Our systems biology research program meets at the interface of molecular parasitology, microbiology, and genomics and focuses on the molecular basis of macroparasite (nematodes) adaptation to niches in their human hosts and microparasite (virus and bacteria) diversity and interaction in transmission and virulence. The overarching question is, How do pathogens adapt to their hosts, and what is the evolutionary basis of this adaptation?
Host-pathogen interactions in filarial worm infections
Filarial nematodes infect millions of individuals and represent the leading cause of morbidity in the developing world. Current medications are inadequate for control and elimination, necessitating a better understanding of the basic biology of these worms. Most filarial nematodes, including Brugia malayi and Onchocerca volvulus (causative agents of lymphatic filariasis and river blindness, respectively) have an essential intracellular bacterial endosymbiont, Wolbachia. Our studies address key questions on the reciprocal cues required in the co-dependency between the worm and the bacteria.
- Modeling the metabolic interplay between filarial worms and their endosymbiont (collaborations with Dr. John Parkinson, University of Toronto; Dr. Sara Lustigman, New York Blood Center)
- Identifying promoter motifs involved in nematode development (collaborations with Dr. Lonnie Welch, Ohio University; Dr. Thomas Unnasch, University of South Florida)
- Discovering new metabolites and immunomodulators (collaborations with Dr. Drew Jones, New York University Grossman School of Medicine; Dr. Dirk Trauner, New York University)
Predictive modeling of clinical outcomes in respiratory infections
We develop and use new analytical tools to define genetic structure and mechanisms of evolutionary change in respiratory viruses sampled within individual hosts over the course of an infection and across chains of transmission. We have observed that the dynamics of evolution of respiratory viruses like influenza are different in pre-immune versus naïve hosts and in high risk populations, such as immunocompromised and obese individuals. In light of the COVID-19 pandemic, we have expanded our research program to include SARS-CoV-2 to pursue questions on transmission, factors associated with disease severity, and host selection pressure on the evolution of the virus. Our goal is to integrate systems-wide data and map molecular interaction networks to build predictive models of COVID-19 severity. (Collaborations with Dr. Lara Mahal, University of Alberta; Dr. Stacey Schultz-Cherry, St. Jude Children’s Research Hospital; Dr. David Gresham, Center for Genomics and Systems Biology, New York University; Dr. Ted Ross, University of Georgia; Dr. Mirella Salvatore, Weil Cornell Medicine)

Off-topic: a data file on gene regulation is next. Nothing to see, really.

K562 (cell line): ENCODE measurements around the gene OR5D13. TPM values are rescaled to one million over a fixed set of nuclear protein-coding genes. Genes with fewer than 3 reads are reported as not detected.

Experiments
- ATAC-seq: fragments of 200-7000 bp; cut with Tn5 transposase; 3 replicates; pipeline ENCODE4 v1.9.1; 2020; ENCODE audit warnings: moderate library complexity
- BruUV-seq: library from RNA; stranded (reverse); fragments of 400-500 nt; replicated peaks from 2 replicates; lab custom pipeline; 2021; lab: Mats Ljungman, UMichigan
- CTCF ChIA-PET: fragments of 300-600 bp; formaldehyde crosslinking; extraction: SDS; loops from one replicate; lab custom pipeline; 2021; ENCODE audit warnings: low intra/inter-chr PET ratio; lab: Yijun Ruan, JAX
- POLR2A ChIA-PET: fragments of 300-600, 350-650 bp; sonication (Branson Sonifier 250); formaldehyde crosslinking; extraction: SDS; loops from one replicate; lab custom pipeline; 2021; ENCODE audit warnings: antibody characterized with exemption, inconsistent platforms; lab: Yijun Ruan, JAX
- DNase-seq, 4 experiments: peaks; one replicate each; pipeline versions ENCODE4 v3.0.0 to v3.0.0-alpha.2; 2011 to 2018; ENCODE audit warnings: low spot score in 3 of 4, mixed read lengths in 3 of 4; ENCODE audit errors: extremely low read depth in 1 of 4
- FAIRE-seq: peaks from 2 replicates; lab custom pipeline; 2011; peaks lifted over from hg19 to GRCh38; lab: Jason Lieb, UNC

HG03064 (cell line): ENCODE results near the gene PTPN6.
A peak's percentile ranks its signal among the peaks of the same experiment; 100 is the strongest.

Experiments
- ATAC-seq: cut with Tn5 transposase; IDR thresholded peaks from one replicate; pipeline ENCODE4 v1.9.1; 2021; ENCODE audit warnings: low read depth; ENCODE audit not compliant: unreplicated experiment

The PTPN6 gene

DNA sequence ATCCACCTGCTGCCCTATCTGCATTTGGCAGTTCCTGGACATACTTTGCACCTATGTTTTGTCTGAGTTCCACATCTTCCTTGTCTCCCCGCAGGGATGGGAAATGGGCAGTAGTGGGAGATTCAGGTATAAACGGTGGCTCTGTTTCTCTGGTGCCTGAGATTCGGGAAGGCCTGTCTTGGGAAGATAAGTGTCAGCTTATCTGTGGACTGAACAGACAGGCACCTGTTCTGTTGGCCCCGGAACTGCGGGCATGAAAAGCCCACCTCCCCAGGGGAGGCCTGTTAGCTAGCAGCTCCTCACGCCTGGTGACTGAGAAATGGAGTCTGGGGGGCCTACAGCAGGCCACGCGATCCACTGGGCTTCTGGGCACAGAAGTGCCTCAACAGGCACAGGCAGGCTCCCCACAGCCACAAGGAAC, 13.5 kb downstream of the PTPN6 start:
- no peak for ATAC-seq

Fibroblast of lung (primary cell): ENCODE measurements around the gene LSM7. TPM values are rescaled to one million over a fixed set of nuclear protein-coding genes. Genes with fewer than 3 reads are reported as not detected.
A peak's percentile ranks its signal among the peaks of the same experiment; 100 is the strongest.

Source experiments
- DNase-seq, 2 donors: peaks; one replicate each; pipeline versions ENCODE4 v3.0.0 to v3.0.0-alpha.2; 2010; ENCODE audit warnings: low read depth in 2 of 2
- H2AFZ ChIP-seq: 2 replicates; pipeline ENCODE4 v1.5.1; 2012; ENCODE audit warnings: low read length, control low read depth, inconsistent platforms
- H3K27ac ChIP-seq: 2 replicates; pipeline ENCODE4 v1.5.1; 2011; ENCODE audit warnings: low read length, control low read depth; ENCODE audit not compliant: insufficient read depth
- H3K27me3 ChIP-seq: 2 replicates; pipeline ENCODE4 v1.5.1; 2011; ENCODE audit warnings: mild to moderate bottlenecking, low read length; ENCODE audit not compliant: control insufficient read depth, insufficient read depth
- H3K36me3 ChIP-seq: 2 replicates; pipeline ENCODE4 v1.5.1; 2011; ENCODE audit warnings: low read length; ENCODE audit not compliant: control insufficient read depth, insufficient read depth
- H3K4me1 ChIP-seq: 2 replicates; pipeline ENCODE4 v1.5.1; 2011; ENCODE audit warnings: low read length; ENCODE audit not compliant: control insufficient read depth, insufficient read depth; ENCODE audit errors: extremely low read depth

- Determining intra-host diversity and phylogeny of SARS-CoV-2 (collaborations with Dr. Mark Mulligan, New York University Grossman School of Medicine; Dr. Sanchita Das, NIH Clinical Center; Dr. Marta Luksza, Icahn School of Medicine at Mt. Sinai)
- Profiling the respiratory microbiome and antibiotic resistance in influenza infections (collaborations with Dr. Richard Bonneau, New York University and the Flatiron Institute; Dr. Aubree Gordon, University of Michigan)